Excellent post, Hilaire. Lately I've wondered myself about the purpose of an MA. Within the context of a PhD programme, it makes sense. But a terminal MA? I'm just not sure what they offer.

Like you, I agree that the graduate classroom ought remain a place of deeper inquiry. Whilst many students who seem sincerely interested in the field speak to me about taking an MA, I'm not quite sure that many of them belong there. Yet, who am I to impede the academic meritocracy? Perhaps they should pursue their interests and see what fits at the next level.

On the other hand, such passivity on my part (allowing for self-selection to run its course) engenders the hostility expressed by many who feel that graduate education and the institutions providing it *owe* something to those with advanced degrees, i.e some implicit guarantee of greater success.

This is, at least, something I hear much of in the US. Not so much in the UK.

In the US, there is also a tendancy for many to prolong the moratorium by taking advanced degrees, which raises my colleagues' 'gatekeeping' instinct towards graduate admissions.

In the end, I agree with you wholly. The problem is larger than the degree, its place in the academy, and those likely to pursue it. Something has indeed happened to undergraduate education that has made it something less than what it was.

I think about that often, too, and I used to dismiss my own nostalgia as just that. But there does seem to be something fueling it that we cannot ignore.


Hilaire said...

Yeah. It's a tough one. I don't think self-selection works the way it should, anymore, cause standards have changed pretty dramatically all around.

Do people not use the MA as a terminal degree in the UK, then?

App Crit said...

Yes, they do. But there is understood a greater difference between graduate level and below, i.e. more self-selection occurs before application.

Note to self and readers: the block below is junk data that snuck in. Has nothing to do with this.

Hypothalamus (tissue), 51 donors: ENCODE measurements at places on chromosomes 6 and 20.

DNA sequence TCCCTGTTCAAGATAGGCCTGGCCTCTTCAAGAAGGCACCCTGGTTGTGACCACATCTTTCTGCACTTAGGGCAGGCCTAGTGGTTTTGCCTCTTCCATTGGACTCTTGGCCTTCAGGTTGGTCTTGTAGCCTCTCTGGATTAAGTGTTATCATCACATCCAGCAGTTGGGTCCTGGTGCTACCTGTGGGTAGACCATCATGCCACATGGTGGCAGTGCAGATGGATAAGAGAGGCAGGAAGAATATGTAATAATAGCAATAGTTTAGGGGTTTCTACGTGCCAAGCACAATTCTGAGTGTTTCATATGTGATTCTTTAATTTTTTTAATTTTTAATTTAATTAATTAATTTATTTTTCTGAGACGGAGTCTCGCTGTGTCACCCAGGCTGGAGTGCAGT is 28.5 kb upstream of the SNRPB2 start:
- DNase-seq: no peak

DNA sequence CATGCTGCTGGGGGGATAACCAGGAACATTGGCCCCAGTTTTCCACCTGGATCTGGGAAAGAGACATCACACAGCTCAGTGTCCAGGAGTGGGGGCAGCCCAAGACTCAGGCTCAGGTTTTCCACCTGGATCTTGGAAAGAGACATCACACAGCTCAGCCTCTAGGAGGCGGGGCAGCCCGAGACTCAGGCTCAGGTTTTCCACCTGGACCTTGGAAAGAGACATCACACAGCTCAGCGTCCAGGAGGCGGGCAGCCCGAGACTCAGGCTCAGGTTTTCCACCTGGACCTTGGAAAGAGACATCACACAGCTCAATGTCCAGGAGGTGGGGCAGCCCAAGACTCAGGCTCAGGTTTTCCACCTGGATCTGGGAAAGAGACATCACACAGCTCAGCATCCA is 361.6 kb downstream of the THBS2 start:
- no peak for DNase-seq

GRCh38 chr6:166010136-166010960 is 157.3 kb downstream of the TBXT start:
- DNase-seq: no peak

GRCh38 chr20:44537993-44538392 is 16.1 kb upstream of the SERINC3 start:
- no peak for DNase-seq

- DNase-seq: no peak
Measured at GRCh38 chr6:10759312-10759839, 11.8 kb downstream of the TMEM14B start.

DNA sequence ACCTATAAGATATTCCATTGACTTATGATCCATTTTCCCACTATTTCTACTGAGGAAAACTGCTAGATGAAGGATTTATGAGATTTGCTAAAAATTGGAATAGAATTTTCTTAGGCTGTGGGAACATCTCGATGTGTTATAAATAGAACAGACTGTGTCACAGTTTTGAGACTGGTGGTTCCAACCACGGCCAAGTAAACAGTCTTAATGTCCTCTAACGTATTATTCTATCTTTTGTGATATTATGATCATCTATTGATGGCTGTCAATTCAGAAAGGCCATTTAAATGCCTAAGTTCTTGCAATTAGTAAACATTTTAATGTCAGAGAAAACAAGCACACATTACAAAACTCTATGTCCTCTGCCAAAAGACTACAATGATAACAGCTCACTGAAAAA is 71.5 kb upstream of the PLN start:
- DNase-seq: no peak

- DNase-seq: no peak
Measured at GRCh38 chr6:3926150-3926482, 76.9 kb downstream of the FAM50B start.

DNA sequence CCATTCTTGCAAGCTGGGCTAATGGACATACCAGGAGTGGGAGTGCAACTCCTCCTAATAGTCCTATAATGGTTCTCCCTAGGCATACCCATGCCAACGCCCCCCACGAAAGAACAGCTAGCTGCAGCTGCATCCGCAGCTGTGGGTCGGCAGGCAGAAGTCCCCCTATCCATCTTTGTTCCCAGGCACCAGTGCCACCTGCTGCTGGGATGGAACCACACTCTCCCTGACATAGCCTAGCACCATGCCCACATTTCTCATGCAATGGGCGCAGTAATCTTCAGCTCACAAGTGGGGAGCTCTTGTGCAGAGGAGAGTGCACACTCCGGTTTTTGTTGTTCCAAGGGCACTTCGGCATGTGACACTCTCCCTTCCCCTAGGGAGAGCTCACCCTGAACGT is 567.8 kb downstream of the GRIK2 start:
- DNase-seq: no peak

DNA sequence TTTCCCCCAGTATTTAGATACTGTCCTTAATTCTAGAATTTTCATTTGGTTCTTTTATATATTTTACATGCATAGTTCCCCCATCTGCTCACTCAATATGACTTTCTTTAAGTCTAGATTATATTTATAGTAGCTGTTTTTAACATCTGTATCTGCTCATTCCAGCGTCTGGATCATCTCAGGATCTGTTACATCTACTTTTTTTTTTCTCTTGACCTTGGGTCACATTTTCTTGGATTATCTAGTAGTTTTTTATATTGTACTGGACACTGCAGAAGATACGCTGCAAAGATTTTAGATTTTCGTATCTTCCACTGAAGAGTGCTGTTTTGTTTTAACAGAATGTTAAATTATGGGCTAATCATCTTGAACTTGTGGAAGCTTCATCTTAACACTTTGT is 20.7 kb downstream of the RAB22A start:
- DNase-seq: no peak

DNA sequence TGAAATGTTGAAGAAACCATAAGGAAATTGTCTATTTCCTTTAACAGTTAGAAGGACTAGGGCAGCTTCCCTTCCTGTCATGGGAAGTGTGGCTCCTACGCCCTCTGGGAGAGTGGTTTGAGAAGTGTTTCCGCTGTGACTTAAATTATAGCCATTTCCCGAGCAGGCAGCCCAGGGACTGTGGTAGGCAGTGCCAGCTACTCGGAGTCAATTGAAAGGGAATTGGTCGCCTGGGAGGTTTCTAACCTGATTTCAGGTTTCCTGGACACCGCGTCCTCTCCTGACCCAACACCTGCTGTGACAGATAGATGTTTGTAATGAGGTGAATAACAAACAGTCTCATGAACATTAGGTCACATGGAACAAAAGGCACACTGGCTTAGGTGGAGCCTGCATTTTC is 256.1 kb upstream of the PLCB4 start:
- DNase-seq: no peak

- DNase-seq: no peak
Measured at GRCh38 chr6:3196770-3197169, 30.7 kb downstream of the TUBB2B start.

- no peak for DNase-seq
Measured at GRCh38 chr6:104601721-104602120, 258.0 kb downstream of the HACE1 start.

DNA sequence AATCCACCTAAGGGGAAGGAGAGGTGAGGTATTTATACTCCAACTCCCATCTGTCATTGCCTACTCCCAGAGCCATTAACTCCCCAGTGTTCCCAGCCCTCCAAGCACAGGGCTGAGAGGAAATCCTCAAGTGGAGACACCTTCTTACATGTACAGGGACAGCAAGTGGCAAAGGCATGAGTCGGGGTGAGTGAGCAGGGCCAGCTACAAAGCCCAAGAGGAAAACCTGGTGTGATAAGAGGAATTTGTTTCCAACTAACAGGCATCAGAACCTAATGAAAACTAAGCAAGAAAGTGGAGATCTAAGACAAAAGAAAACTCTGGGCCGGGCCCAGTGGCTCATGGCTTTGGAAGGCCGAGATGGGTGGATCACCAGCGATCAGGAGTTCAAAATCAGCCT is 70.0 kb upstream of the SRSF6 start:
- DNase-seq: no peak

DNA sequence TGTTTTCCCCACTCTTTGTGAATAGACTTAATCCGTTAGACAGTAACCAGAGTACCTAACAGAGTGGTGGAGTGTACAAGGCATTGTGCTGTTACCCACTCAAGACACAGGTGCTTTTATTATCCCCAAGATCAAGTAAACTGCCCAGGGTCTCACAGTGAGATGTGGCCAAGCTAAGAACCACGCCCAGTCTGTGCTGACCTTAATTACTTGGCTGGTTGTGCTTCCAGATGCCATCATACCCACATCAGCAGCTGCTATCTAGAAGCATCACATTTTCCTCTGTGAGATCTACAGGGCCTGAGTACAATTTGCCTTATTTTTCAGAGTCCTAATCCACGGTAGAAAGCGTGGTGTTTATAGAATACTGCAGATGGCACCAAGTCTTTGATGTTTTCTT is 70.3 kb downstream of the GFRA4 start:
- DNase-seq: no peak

But there are also various master-level degrees, ranging from the typically one-year MPhil to a two-year MSt to a three- to four-year MLitt. (Some schools have an MA as well, which often is above an MSt but below an MLitt.) An MPhil or an MSt, taught degrees, suit those who are simply interested in doing some more advanced work in a subject, wheras an MLitt, a research degree, is a weighty undertaking that will produce an often press-ready tome upon its completion. An MLitt will prepare one for a career as a university lecturer.

Now most pursuing an academic career take some master-level degree and then pursue a PhD, although a master-level degree is not required to take a PhD, but it is highly recommended. (The PhD usually requires one to two years.) Why are more and more doing this? Not sure, though I've always thought that earning the title 'Dr' was the motivating factor since Continental scholars seem to acquire the title at an earlier stage than Britons and North American universities will recognize that more readily than an MLitt. The PhD also allows one to take a faculty position in an American university, as so many Britons do. (If the North American market seems bad...)

Of course, there are issues in the UK, as well. The so-called 'red brick' universities typically have more streamlined graduate programmes and different admission criteria than the research institutions. And since all universities in the UK are facing a grave financial crisis, marketing and competition amongst the universities for a shrinking applicant pool is said to be taking its toll on master-level programmes. What's more appealing to someone simply wanting to do some advanced work: an MA from a red-brick university or an MSt/MPhil from a research university?

A rather long explication, but the system presents some options that eliminate the difficulties being discussed presently. In most cases students must ackowledge their goals, abilities, and purpose ab initio. The down-side is that there are great numbers of people in graduate courses. Too many. And the degree offers no promise upon completion, nor does it here.